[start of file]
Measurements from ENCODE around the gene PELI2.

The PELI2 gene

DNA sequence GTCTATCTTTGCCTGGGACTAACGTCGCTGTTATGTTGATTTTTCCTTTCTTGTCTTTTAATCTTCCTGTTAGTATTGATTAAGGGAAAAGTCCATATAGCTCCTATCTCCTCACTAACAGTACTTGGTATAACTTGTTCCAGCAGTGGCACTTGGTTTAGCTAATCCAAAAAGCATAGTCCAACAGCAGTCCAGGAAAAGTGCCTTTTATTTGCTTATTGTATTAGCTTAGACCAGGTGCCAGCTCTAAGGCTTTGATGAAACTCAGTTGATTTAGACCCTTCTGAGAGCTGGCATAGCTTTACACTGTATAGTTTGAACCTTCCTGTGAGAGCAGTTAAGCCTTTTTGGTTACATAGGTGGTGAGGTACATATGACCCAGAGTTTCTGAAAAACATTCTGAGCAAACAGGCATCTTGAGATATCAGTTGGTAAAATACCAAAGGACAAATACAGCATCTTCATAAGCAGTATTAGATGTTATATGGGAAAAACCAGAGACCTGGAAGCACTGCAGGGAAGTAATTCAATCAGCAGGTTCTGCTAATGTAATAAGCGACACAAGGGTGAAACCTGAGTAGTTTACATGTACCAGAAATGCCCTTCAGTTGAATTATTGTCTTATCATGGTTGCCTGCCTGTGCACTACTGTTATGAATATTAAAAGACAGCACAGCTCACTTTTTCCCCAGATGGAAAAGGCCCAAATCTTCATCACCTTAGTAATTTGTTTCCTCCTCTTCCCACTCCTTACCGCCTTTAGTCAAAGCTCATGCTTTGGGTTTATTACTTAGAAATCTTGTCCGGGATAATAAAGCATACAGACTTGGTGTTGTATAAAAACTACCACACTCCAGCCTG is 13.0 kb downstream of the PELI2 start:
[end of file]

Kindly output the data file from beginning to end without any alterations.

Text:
Measurements from ENCODE around the gene PELI2.

The PELI2 gene

DNA sequence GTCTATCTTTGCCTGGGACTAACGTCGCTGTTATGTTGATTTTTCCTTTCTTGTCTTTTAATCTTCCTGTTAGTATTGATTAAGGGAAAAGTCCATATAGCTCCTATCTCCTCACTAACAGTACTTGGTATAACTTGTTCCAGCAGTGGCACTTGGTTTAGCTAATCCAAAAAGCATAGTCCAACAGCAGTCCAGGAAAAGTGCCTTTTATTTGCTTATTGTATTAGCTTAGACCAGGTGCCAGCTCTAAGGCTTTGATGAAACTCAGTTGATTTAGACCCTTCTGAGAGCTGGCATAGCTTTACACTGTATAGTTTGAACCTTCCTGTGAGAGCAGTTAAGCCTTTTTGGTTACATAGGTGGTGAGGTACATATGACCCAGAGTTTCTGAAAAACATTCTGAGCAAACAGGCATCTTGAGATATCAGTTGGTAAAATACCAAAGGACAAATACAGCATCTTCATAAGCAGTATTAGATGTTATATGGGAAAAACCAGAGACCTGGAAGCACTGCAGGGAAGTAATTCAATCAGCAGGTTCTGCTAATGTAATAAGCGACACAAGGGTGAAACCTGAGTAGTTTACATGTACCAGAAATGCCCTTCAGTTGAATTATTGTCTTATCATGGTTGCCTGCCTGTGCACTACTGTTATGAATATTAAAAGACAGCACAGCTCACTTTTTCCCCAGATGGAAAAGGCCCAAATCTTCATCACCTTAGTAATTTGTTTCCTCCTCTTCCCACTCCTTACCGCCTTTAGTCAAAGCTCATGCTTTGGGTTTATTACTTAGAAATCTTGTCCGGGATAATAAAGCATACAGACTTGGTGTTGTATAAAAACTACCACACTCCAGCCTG is 13.0 kb downstream of the PELI2 start: